Degree Name

Doctor of Philosophy


School of Mathematics and Applied Statistics - Faculty of Informatics


The objective of optimal experimental design is to determine the values of the predictor variables at which to take observations in order to maximize the quality of data obtained by the experiment. When the response variable is, at least approximately, independent and normally distributed with a constant variance, an optimal design can be obtained by accessing the prolific body of established classical design techniques. When these assumptions are not satisfied, the design solution is not easily obtainable.

The difficulty in designing an experiment for a response with a nonlinear model is that the optimal design depends upon the values of the unknown parameters of the model, but the model parameters are estimated from the results obtained after running the experiment. This has been a major factor contributing to the complexity, and hindering the development, of design methodology for nonlinear models. As a consequence, the majority of results, including those in this thesis, are obtained utilizing numerical techniques.

We examine two design methods for a multinomial response, utilizing the generalized linear model framework. One technique, D-optimality, is based on minimizing the volume of the confidence ellipsoid of the parameter estimates and the other, IMSE-optimality, is based on minimizing the mean squared error of the estimated probabilities of occurrence of the possible responses. These methods are developed using point estimates of the parameters of the linear predictor. When estimates are unavailable, we use partial knowledge about the parameters to make designs more robust to uncertainty in the parameter values. We also develop designs which allow for some uncertainty in the model by examining different types of predictors.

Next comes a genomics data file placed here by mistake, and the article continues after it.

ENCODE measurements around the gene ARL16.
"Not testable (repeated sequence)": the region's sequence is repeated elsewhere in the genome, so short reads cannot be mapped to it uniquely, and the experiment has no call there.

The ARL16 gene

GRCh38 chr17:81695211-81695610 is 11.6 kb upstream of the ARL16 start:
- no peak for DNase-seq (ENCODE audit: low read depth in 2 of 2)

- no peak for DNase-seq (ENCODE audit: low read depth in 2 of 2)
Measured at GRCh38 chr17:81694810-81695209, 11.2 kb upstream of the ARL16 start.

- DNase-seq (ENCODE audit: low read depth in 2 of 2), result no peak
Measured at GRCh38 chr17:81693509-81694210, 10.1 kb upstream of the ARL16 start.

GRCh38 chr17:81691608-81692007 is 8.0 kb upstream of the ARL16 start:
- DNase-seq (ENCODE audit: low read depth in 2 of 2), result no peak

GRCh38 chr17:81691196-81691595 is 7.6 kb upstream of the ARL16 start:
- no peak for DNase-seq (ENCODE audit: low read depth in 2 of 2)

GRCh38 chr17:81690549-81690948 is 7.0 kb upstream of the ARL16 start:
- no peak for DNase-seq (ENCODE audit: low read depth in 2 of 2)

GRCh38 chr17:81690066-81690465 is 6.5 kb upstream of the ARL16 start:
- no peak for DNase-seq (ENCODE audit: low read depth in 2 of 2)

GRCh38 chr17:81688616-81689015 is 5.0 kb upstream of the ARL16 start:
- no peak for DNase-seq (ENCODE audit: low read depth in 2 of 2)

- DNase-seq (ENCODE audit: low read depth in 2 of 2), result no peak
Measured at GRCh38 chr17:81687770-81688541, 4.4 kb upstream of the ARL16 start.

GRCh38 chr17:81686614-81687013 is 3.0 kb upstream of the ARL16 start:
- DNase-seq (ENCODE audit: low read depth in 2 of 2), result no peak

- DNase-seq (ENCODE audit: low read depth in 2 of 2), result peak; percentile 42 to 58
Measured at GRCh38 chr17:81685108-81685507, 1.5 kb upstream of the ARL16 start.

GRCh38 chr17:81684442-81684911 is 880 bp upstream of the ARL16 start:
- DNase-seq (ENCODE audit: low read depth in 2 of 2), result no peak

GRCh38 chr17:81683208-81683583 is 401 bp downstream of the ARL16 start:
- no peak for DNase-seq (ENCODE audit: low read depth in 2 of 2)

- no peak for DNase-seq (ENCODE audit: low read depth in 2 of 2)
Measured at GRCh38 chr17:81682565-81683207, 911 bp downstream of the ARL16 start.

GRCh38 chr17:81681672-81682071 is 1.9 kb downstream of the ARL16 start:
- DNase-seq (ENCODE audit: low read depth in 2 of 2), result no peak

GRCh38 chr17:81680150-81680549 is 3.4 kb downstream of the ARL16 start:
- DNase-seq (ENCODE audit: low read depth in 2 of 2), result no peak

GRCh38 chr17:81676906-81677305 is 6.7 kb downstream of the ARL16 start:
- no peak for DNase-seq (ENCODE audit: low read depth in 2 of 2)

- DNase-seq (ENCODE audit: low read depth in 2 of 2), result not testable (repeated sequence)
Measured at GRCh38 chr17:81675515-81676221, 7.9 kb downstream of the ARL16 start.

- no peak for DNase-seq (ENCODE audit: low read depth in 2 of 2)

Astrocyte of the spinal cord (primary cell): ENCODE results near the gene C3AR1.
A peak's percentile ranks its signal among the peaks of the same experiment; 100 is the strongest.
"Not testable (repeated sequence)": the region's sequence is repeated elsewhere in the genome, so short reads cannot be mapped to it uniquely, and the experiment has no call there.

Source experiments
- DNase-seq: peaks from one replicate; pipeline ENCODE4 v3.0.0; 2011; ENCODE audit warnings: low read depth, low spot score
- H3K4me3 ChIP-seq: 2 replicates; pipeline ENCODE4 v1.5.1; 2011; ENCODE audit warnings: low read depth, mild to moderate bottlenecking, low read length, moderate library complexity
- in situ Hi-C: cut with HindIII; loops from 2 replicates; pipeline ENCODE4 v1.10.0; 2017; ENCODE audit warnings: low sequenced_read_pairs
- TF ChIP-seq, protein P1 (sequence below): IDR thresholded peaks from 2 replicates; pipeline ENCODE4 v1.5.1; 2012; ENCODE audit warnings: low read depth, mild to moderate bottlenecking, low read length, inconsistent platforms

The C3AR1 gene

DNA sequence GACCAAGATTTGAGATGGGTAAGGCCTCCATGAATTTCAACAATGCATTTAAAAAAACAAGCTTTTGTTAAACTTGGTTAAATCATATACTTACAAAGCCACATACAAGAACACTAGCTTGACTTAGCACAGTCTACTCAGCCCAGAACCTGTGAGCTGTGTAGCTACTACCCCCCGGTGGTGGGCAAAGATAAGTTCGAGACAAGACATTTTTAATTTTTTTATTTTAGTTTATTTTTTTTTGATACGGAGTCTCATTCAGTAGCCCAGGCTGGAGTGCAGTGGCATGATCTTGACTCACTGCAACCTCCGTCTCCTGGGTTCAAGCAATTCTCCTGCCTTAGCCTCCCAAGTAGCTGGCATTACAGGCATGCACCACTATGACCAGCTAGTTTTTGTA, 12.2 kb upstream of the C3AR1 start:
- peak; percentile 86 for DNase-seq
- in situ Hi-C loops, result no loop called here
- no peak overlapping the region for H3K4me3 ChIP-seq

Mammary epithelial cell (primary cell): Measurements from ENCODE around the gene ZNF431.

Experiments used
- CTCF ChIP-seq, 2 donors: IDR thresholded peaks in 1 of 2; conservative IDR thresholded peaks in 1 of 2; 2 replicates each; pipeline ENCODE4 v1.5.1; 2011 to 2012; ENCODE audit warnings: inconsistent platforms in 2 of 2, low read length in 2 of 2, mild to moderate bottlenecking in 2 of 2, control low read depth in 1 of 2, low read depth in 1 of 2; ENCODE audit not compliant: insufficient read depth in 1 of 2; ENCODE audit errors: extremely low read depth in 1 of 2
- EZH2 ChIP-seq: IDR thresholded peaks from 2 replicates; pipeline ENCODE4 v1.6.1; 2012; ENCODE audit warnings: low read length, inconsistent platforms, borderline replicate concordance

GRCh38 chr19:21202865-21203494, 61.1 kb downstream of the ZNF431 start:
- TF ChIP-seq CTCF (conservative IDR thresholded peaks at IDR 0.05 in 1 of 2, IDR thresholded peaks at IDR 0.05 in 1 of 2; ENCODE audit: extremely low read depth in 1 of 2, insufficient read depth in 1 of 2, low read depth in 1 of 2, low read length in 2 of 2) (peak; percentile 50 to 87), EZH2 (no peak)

The experimental design space is shown to play an important role, especially in IMSE-optimality, and a quantitative method is presented to determine the design space based on the limits of the underlying multinomial probabilities.

Although the two design methods examined are based on different criteria, our simulations strongly suggest that they are asymptotically equivalent. The Doptimal design algorithm is shown to be faster to implement, compared to the IMSE-optimal design algorithm, and is free to determine the number of support points. The IMSE-optimal approach requires more computation as it requires taking expected values of estimated probabilities and specifying the number of observations at each support point.

These design techniques are applied to a practical example, a dose response experiment, and we develop design methods allowing for some uncertainty in the form of the predictor and the values of the parameter estimates.

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